What future for the family?
Behind the 'mommy wars' and the new politics of the family.
In between kicking ass on the stock exchange floor, exchanging trivia with girlfriends and conducting a transatlantic email affair, Kate Reddy, the heroine of Allison Pearson’s cult working-mother novel I Don’t Know How She Does It, bashes shop-bought mince pies with a rolling pin to make them look home-made for the sake of her daughter’s school party (1). In between being a mother of four, a high-profile lawyer and the wife of the UK prime minister, Cherie Blair gets caught out on a dodgy property deal and pleads the pressures of ‘juggling’ work and family life.
Men dressed as Batman and Spiderman close major bridges and throw purple powder in parliament, to publicise their demands for more rights for fathers estranged from their wives. Websites market sperm for women who want the child but not the husband; gay couples get married while heterosexuals embrace the benefits of no-strings just-friendship.
Families, it is generally agreed, are more complicated than they have ever been before. Long gone are the days of breadwinner dad, housewife mum, and the obligatory 2.4 children. The falling marriage rate and the high divorce rate, the declining fertility rate and the rising number of working mothers, the cultural tolerance of homosexuality, atheism, singledom, abortion, childlessness, artificial insemination, lone parenthood and what used to be called ‘living in sin’ all reflect a society in which, on the face of it, it no longer seems possible to take ‘the family’ for granted.
But have things really changed so dramatically? Despite the changing face of the family, it is still the way in which most people live. The family remains an institution that plays a key role in the way society is organised and controlled, and which adapts, not to the whims of individuals, but to the conflicting priorities placed upon it by the world at large. In fact, the major shift in modern Western society has been not in the family itself, but in the culture surrounding it. While it is accepted that the family does, and should, play a central role in nurturing individuals and raising children, there is a growing ambivalence about people’s capacity to succeed at this task.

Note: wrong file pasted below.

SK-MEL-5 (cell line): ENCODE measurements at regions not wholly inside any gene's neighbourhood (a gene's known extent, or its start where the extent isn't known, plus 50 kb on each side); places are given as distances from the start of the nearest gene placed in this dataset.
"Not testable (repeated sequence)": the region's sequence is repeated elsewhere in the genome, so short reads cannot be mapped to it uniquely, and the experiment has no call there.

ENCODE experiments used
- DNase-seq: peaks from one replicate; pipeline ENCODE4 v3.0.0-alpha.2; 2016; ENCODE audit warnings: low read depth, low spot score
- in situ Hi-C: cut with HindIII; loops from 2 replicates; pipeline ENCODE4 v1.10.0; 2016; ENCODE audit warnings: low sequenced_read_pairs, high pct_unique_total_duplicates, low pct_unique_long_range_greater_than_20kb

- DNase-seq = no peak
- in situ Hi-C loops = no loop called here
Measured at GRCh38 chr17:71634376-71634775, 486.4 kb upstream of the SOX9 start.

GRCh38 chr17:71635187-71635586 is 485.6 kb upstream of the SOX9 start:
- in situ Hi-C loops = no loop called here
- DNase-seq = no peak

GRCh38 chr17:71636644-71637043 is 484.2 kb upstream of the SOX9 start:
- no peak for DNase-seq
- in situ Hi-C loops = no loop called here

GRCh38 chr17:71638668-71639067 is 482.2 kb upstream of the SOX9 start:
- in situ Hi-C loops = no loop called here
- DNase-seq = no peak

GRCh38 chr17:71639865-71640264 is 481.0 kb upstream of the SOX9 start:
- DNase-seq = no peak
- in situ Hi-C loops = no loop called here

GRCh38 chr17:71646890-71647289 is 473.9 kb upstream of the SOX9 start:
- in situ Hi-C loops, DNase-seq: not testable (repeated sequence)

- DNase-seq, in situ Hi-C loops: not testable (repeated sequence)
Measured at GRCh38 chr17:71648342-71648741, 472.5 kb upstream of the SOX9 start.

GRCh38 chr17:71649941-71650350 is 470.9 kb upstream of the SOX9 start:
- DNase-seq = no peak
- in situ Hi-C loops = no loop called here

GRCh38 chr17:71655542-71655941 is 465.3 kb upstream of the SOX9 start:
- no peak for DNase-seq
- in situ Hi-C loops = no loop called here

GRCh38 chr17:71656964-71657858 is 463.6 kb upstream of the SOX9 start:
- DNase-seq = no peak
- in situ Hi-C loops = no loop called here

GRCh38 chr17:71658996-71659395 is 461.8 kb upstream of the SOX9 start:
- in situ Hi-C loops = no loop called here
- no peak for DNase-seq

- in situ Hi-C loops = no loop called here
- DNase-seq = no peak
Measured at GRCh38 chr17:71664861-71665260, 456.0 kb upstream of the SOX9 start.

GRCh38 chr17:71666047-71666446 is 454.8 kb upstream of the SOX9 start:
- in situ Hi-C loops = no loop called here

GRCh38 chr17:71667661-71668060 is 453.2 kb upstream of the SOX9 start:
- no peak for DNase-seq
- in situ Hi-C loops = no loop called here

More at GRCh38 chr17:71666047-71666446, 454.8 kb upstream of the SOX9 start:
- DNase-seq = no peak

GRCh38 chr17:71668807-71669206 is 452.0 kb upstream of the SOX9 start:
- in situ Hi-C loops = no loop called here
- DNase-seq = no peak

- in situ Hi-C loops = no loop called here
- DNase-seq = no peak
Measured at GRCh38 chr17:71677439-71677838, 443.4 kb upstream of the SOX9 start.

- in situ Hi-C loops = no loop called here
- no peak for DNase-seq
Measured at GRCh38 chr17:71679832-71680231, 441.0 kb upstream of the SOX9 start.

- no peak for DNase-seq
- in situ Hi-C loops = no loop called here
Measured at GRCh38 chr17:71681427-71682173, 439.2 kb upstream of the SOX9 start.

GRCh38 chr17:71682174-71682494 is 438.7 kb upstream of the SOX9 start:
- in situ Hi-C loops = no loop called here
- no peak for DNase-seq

In policy circles, ‘diversity’, ‘understanding’ and ‘supporting’ are the buzzwords for discussions about the family, as though it is no longer possible to expect that, left to their own devices, families will be able to sustain themselves. In corporate and media circles, concerns about ‘juggling’ the conflicting priorities of the ‘work-life balance’ lead to versatile dilemma commentary on the business and parenting pages. In the book world, the ‘mommy wars’ pitches stay-home moms defensively fighting the domestic corner against guilt-tripped career mothers who want to feel better about their ambitions and their kids and less bad about themselves.
This cultural ambivalence about the family is highly problematic. There is no sense, as there was in the recent past, that the family as an institution should be questioned, with a view to finding more rational and liberating ways for people to organise their relationships and raise their children. While still-valid questions about the role of the family have been written off the political agenda, the relationships within families – between parents and each other, and between parents and children – are subject to an increasing amount of concern and intrusion.
From state legislation instructing people how to raise their children to corporate attempts to correct their employees’ work-life balance to books on the pitfalls of being a stay-home/working mother, the message to the modern family is one that emphasises its vulnerability and its need for external support. Not practical, helpful, old-school support such as childcare and domestic services, but alleged emotional support with the existential pressures of everyday family life.
The notion that people should be encouraged to ‘juggle’ the conflicting demands of work and family life under the concerned eye of an increasingly interventionist state means that family politics has ended up in the worst of all worlds. The element of life in the nuclear family that is domestic drudgery and social isolation continues unquestioned, while the privacy and autonomy that lies at the heart of the family is continually invaded and undermined. In order to break the cycle of insecurity and intervention that this process creates, we need to reclaim the debate about the politics of the family, and try to separate the family’s role as a social institution from what we find precious about family life.
The origin of the family
‘You know, there is no such thing as society’, proclaimed former UK prime minister Margaret Thatcher in 1987. ‘There are individual men and women, and there are families.’ This notorious matter-of-fact quote contained a wealth of meaning, about the centrality of the family to the operation of capitalism and the problem of the family as a bulwark against social change.
So far as Thatcher was concerned, the world turned upon the work of individuals, and the role played by their families in both sustaining these individuals and dampening their desire for risk-taking and rebellion. In descriptive terms, at that moment in time she was largely right. In political terms, the quote was a bleak illustration of the failure of progressive politics in the late twentieth century, and the uneasy triumph of the market.